Accessibility and mobility. When perceived through the architectural lens, these terms often evoke a range capped by two extremes. On the one end, the flexibility of circulation systems; the universality of egress networks; and the technicalities of minimums and maximums. On the other end, a project’s capacity to support broad ranges of socioeconomic narratives; its malleability in the face of rapid fluctuations of program and function; and its reactivity in maintaining a productive role amidst the ebbs and flows of societal dynamics.
Within discourses concerning particularly pressing urban issues however, these two terms take on a slightly different character. They become anchored around the conception of the right to the city. Or more specifically, the right to the city that is not bound by lopsided normative presuppositions concerning class, live-work narratives, societal roles, household structures, and workforce hierarchies.
Cities which wish to lay claim to these terms are expected to support thoroughly diversified ranges of socioeconomic opportunities; compact and self-sustained community patterns; and expansive connectivity of transportation infrastructures.
By socioeconomic opportunities, what is scrutinized is not simply urban workforce dynamics, but the degree to which urban fabrics support ranges of ownership patterns; ranges of urban development and co-development capacities; and ranges of community as well as household structures. Community compactness in turn is evaluated not only in regard to the notions of localized walkability and livability, but also according to the closeness of the relationship between the physical and political geographies of a community; the inclusive authorship of local legacies and histories; and the degree to which urban localities are representative of broader urban demographic patterns. And lastly, within the domain of transportation infrastructures, the urban fabric supportive of accessibility and mobility is weighed according to the multi-modal attributes of transportation systems; the degree to which systemic efficiency and connectivity is provided with equity to urban citizenries functioning amidst differing timetables and operating amidst differing socioeconomic backgrounds; and the resilience of such transportation infrastructures amidst systemic crises.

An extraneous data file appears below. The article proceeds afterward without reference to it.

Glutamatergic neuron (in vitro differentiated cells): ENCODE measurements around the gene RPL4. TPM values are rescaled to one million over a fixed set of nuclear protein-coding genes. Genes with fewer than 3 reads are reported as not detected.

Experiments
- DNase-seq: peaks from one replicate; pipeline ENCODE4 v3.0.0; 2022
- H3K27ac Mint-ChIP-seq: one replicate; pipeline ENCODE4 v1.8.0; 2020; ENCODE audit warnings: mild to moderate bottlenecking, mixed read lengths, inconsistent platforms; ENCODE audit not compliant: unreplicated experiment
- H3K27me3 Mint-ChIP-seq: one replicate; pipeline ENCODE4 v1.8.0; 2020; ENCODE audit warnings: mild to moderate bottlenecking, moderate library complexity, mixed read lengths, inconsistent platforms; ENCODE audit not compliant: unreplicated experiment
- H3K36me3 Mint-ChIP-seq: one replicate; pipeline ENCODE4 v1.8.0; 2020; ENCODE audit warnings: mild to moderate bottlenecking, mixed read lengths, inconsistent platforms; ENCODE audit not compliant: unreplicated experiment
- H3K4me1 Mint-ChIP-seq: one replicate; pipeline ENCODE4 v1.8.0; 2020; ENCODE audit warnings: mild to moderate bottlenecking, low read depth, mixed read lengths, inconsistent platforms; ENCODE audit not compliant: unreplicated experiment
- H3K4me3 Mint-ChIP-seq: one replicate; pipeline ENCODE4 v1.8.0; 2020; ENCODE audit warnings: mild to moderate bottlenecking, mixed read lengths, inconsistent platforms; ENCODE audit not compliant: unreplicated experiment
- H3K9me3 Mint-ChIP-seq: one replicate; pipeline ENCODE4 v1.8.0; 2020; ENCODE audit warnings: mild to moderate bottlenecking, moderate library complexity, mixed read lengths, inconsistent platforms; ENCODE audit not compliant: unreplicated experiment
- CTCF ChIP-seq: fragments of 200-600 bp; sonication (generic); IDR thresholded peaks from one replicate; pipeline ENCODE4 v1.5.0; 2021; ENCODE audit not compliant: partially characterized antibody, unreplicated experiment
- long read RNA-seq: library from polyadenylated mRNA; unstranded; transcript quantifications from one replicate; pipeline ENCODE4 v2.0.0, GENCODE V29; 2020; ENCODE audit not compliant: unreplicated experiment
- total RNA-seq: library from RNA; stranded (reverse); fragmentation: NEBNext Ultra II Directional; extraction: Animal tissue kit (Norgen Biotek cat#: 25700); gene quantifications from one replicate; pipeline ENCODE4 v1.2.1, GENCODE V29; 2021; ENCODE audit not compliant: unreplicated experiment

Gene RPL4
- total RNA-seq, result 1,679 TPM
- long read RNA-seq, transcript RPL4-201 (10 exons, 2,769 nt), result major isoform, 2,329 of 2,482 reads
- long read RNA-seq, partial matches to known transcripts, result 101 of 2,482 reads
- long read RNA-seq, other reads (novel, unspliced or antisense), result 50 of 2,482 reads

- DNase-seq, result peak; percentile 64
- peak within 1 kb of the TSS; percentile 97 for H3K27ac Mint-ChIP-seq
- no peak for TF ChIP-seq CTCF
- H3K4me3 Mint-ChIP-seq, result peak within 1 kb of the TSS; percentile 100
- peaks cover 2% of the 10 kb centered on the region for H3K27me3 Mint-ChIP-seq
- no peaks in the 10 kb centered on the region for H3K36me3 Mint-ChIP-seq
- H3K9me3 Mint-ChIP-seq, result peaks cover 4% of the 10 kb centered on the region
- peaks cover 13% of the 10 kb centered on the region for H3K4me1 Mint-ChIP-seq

Which people comes to your mind when rendering an urban visualization?
Interestingly, there is another domain of urban discourse which shares a significant overlap in holding the urban fabric to this range of standards and ideals. That is, the domain of urban gender equity.
Although often sidestepped by dominant realms of the discourse, the pursuit of the gender-equitable urban fabric and what that entails, have been critically discussed within pockets of the literature for a noteworthy number of years. Such a city however seems to have remained persistently out of reach. Even within the EU, which in the late 1990s established binding legal instruments requiring the quantifiable pursuit of such equity, there has been a noteworthy lack of pervasive or rigorous policies in support of such urban fabrics.
This continued failing, along with its oft-practiced discursive erasure, can even be detected at the level of an urban visualization commonplace to the current day.
Consider the following.
A carless pedestrian-friendly avenue. Pleasant densities of trees. Through the foliage, the glimpse of a light-rail transit system. Mid-to-large size buildings on each side. Mixed-use. Bicyclists, joggers, families. Couples walking their dogs. Cafes and shared spaces filled with the creative class, pursuing their day-to-day on glowing silver laptops.